"PW 2 and 3 retracting their earlier statement to the police told the court that they were cajoled by the prosecution to indict the appellant, with a promise to give them monetary compensation.

Justice Pemu held “It is obvious that the prosecution witnesses fielded by the prosecution at the trial have been so discredited even in cross examination that no reasonable court can convict the appellants based on the available evidence placed before the court.’’

The court held that “where evidence of witnesses are contradictory, it is the duty of the judge to discountenance same, and treat the entire evidence as unreliable, it a duty in law and not discretion. I found nothing in this charge to necessitate their being convicted. For anyone who has been incarcerated since 1999, a period of about 14 years, this is unfortunate.’’

The court pointed out that the investigation into the murder of Alhaja Kudirat was shoddy, saying “there was no proper police investigation, no reliable exhibits, no circumstantial evidence, nothing. The result is that all the issues are resolved in favour of the appellants and against the respondent who has failed to prove the charges against the appellants beyond reasonable doubt.

‘’The inference it deduce from the evidence must accord with commonsense and good judgment. Its evaluation of same must be fraught with equity and its assessment of them must not be perverse. A judge should eschew reliance on sentiments which may present itself in a subtle form in the determination of every dispute before it and in the performance of the sacred duty of the due administration of justice.

‘’The appeals succeed and allowed and I hereby make an order that the appellants who were convicted on the offence of conspiracy to murder and murder of Alhaja Kudirat Abiola on the 4th of June 1996 in a judgments of Justice M. A. Dada delivered on January 30, 2012 are hereby discharged and acquitted, while the conviction and sentences are hereby set aside.’’

"For someone who has been incarcerated since 1998 on a baseless indictment, it is so unfortunate," Pemu said.

The appellants  were arraigned in October 1999 on a four-count charge bordering on conspiracy and involvement in the 1996 murder of Kudirat abiola along the Lagos-Ibadan highway.

Justice Dada had found them guilty of the offence and had, accordingly, convicted and sentenced them to death by hanging.

Counsel to the appellants Mr. Joseph Daudu (SAN) and Mr. Olalekan Ojo,  however appealed 24 hours after their sentence to challenge the lower court's verdict. The  appellants counsel had both adopted their written addresses before the appellate court on June 10, urging the court to allow the appeal and set aside the judgment of the lower court.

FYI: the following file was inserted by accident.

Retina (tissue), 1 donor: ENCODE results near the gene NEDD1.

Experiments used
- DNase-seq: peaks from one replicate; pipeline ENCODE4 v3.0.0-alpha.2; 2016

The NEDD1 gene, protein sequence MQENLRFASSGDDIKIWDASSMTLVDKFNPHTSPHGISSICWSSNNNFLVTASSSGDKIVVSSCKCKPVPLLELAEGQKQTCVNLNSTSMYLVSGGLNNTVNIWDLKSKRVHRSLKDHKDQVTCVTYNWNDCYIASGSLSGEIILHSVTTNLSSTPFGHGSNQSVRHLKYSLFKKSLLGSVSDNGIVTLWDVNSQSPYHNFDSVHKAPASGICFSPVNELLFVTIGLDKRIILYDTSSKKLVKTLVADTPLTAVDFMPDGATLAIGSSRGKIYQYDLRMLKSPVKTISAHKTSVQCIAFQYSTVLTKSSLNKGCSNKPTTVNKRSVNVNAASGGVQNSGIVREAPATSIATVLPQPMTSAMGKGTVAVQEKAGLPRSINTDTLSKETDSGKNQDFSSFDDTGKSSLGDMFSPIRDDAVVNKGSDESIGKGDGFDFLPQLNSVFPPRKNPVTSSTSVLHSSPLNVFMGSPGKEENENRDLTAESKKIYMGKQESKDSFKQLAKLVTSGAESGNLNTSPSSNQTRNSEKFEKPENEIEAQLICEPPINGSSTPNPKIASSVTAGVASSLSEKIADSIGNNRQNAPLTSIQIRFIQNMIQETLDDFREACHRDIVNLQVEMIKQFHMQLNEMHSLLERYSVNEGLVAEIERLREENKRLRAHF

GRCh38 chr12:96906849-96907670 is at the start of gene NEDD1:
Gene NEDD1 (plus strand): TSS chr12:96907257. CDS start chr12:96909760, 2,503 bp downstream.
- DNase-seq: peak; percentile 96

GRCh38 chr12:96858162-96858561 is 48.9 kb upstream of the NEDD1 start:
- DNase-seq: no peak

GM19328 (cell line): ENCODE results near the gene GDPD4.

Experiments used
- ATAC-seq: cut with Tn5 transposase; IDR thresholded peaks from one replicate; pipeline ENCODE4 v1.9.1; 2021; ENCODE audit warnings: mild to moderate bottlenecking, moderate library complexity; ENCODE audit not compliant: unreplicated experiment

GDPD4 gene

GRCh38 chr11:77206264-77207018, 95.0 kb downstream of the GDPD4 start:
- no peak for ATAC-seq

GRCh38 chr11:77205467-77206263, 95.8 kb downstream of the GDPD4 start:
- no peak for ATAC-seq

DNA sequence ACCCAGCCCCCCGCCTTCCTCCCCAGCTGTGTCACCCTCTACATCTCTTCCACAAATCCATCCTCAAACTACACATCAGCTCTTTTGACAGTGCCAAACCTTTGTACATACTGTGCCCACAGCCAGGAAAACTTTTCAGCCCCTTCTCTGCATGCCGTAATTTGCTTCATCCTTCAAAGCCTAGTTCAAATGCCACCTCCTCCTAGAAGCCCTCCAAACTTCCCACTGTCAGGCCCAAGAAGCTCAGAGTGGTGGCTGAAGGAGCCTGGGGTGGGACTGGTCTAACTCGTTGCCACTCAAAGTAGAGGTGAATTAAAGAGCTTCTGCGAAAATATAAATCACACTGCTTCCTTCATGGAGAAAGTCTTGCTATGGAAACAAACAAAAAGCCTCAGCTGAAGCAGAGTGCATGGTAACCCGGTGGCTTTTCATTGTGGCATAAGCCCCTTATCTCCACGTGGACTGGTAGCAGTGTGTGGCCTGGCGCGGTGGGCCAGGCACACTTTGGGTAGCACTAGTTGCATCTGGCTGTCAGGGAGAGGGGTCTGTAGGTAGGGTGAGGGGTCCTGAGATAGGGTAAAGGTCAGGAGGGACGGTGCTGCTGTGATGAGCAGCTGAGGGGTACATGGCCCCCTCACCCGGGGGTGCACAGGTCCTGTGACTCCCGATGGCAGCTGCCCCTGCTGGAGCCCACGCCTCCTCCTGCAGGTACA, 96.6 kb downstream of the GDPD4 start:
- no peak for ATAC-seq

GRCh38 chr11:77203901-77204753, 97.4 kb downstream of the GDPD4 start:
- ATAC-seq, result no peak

In his response, counsel to the respondent, Mr. Lawal Pedro (SAN) had urged the court to dismiss the appeal and uphold the judgment of the lower court, arguing that the appeal lacked merit. He had argued that apart from the evidence of PW1 and 2, there were other evidence from the defendants themselves, which supports the counts of conspiracy and murder.

Al-Mustapha's appeal was premised on four grounds, while that of his co-convict (Shofolahan) was hinged on five grounds.

The judgment drew jubilation from the Hausa community but disappointment in some others including the leader of the O’odua People’s Congress (OPC), Dr. Frederick Fasheun, who was in the court as early as 8.00a.m. to listen to the verdict.

Reacting to the verdict, Fasheun said: “ You all heard what the justices of the Appeal Court said about the decision of the lower court. It was shameful. I expect that Justice Dada should immediately resign,” he said.

From the verdict, it is not certain what step the Lagos State Government which had been prosecuting the case will take next, whether it will proceed to the Supreme Court or end it at this level.

To many analysts, if it decides to end the case at this level, it has done its best so far.
Reacting to allegations that during the major's stay, the prison had experienced a few attempted prison breaks, the prisons spokesman said nothing of such happened as the prisons in Lagos Command are heavily fortified with security personnel and apparatus.
"The prisons in Lagos command are fortified with the physical presence of security personnel. We also have a good synergy with our sister agencies who support our already well-formed security formation."
November 1993
Appointed Chief Security Officer by Gen. Sani Abacha
Late 1999
Arrested and detained. Murder trial begins.
April 1, 2004
Accused of being involved in a plot to overthrow the Obasanjo government. 
December 21, 2010
Acquitted along with co-defendants of most charges. The charge for the alleged murder of Kudirat Abiola however remains.
May 2011
Rumours that he had been murdered at the Kirikiri Maximum Security Prisons emerge in the media.
January 30, 2012
Lagos High Court convicts him for alleged murder of Kudirat Abiola. Death sentence pronounced.

No comments:

Post a Comment